For example, the command \(\texttt{p = normspec([-Inf,65],65,5)}\) produces the plot shown below:

I’d encourage you to go and try it out if you have a MATLAB licence.

A Level Teaching

Anscombe’s Quartet

A while ago I was introduced to this by Manan (@shahlock) and meant to blog about it then – only a 4 month delay.

In 1973 the statistician Francis Anscombe published this paper concerning the importance of computer visualisations of data.

Computer technology has moved on, but his main point about the importance of visualising data as well as calculating summary statistics is still true today.

These 4 data sets, given below have many of the same common summary statistics:

  • Mean of X
  • Mean of Y (to two decimal places)
  • The Variance of X
  • The Variance of Y (to three decimal places)
  • Correlation between X and Y in each case (to three decimal places)
  • The linear regression line for each is \(\)y = 3.00 + 5.00x (to two and three decimal places respectively)

Being presented with just the sample statistics you could believe that the data sets are the same, or at the very least that the numbers are drawn from the same distribution.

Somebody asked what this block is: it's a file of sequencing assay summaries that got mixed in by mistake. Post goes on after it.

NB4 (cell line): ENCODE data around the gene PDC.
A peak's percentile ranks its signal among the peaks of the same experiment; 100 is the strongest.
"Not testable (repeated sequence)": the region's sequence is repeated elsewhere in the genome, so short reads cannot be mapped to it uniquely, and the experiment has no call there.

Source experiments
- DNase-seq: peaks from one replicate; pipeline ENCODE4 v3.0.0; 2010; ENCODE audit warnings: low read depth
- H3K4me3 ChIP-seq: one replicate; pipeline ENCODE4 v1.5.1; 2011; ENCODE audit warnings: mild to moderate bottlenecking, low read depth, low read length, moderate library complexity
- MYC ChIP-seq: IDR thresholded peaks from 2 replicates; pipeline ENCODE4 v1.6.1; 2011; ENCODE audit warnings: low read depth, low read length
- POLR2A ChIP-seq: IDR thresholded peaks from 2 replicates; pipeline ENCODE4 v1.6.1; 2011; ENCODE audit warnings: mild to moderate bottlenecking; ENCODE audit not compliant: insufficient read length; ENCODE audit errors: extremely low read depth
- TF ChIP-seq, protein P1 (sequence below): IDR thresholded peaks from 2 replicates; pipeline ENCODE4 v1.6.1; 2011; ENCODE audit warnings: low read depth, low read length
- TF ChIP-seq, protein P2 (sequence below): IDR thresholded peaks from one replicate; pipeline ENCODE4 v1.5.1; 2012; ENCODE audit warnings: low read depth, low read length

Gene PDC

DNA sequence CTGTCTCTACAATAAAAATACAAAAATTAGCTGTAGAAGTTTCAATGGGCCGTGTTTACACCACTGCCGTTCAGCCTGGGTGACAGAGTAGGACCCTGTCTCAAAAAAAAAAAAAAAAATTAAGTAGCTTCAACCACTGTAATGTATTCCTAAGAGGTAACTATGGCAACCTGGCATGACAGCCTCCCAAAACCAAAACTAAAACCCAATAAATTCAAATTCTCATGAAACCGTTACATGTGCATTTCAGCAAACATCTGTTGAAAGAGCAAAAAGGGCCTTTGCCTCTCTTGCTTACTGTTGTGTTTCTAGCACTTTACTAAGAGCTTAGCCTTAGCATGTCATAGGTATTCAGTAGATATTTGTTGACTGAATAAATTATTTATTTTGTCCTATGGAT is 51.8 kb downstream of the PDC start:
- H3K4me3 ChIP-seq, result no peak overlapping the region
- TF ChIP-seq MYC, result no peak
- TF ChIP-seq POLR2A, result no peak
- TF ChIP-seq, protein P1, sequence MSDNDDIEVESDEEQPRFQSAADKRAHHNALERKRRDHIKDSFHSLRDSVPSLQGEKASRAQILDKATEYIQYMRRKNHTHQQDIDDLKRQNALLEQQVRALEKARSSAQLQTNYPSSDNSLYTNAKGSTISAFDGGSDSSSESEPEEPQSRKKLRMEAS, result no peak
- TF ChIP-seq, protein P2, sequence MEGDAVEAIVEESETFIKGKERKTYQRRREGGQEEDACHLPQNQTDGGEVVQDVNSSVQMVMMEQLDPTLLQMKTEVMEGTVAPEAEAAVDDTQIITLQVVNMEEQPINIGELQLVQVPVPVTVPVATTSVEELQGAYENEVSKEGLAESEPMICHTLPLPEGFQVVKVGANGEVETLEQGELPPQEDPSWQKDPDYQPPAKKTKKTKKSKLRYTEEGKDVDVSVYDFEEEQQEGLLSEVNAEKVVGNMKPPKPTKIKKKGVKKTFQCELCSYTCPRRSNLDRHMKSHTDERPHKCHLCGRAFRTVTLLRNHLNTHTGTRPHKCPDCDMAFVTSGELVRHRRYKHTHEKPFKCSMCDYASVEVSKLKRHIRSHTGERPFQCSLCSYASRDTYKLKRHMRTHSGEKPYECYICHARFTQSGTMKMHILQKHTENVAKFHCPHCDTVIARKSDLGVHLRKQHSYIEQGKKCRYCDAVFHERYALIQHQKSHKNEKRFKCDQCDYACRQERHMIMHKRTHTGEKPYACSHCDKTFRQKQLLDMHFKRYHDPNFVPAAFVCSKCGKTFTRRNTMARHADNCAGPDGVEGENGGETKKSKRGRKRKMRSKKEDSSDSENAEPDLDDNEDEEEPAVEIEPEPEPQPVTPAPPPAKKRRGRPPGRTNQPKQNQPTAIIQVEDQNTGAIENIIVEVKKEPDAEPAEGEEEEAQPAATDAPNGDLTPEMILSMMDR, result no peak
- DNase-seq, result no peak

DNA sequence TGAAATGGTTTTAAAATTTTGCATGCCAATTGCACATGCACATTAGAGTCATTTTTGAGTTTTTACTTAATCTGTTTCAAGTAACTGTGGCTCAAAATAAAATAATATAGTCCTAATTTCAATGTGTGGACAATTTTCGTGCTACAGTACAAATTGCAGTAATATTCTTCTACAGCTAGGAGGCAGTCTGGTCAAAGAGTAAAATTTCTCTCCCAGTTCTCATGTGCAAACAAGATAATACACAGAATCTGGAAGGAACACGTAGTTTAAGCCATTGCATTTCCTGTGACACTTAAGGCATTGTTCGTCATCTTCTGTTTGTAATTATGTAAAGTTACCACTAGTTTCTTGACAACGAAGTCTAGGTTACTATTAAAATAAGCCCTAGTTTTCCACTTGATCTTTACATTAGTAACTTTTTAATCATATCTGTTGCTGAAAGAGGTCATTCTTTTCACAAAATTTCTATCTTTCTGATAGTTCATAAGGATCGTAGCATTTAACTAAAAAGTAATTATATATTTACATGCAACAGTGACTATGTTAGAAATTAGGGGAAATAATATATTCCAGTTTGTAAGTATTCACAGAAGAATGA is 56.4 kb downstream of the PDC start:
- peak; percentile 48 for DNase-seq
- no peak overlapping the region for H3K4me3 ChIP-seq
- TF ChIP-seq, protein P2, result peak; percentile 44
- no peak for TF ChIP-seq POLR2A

However when you plot them, it becomes clear that the data sets are very different.



Quite often, presenting data visually seems to be overlooked as it is so easy to generate summary statistics but this classical example highlights the danger.

I’m planning on giving an exploration of this as an A-Level Homework at some point during the teaching of S1 this year, and have produced this sheet of prompts.

A Level summerblogchallenge Uncategorized

Summer Further Mathematics Taster Questions

Over the summer holidays I like my prospective Year 12 Further Mathematicians to look at some maths over the holiday (I do emphasise the importance of having a proper holiday too!). For the last couple of years I have given them these 3 questions (which I have found from various places over the years) to look at: